Friday 30 March 2012

Elspeth Gardner

Not entirely sure how this is going to work, but the idea is that background scenery eg station buildings; water-towers; adjacent churches; trees; distant hills - possibly, even clouds in the sky; will be drawn in bold outline onto individual terracotta tiles. Sometimes, a building will stretch across two or more tiles and their associated grouting.

Here are the "tiles" painted onto 2 cardboard sheets.

Here is an artist's impression (so to speak) of a tree and a small station drawn onto the tiles.

Obviously. I'll have to carry out a few trials as to the colour of these line drawings; the thickness of the lines etc etc.

And here are some photos of tile work that we have hanging in our house by the brilliant Scottish ceramicist, Elspeth Gardner.

Obviously, her approach to delineating the buildings is completely different from what I'm considering.

Die Schöne Müllerin:

Attending a live performance of Schubert's "The Miller's Song".

I've never liked "lieder" which an internet dictionary defines as follows:  any of various musical settings for solo voice and piano of a romantic or lyrical poem, for which composers such as Schubert, Schumann, and Wolf are famous.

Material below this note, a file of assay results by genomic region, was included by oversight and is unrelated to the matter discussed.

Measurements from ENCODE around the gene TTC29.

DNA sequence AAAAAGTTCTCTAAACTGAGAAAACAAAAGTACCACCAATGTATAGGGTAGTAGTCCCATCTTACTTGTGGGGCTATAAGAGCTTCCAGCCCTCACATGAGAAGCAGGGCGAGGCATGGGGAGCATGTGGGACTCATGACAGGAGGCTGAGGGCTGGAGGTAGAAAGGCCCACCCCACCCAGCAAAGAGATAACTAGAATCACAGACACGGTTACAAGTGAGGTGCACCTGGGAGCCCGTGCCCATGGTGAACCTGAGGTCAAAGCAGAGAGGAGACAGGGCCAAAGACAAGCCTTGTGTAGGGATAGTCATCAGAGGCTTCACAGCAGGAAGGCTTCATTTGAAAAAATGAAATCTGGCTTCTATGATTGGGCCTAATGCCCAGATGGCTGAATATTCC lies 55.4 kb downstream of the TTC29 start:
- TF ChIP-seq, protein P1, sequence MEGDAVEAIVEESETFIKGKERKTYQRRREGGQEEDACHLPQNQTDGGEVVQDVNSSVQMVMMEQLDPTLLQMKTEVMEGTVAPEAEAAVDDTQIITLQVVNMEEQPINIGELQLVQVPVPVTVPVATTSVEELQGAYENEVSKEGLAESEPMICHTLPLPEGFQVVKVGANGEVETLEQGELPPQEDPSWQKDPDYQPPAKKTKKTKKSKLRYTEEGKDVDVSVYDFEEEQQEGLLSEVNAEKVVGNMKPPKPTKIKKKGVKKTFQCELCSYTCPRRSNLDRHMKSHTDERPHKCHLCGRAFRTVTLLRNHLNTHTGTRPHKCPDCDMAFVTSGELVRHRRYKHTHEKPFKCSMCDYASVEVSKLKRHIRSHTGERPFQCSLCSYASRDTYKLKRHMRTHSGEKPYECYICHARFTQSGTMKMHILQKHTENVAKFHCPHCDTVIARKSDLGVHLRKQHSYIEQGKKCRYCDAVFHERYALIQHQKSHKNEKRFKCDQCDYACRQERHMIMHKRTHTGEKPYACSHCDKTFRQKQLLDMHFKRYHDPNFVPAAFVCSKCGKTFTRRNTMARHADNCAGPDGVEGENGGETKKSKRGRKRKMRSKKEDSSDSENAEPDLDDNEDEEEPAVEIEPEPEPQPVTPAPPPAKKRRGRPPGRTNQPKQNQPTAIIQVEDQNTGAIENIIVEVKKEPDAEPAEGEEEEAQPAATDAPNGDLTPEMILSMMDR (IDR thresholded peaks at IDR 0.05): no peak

Lieder has always sounded to my ear: silly; snobbish; precious; melodically simplistic and "samey".

However, a recent introduction to the brilliant Danish (deceased) tenor Aksel Schiotz (see earlier blogs) has begun to convert me.

If nothing else it will be interesting to see a live performance.

Here is an extract from the List about today's concert.

"It's an old story: boy meets girl, girl meets hunter, girl goes off with hunter, boy throws himself in the river. Franz Schubert's Die schöne Müllerin was not the first song cycle ever composed but it's the first great one, beginning in happiness and proceeding via longing, jealousy and madness to end in tragedy. Tenor Ben Johnson and pianist James Baillieu perform it here in a concert which will be broadcast live on BBC Radio 3."

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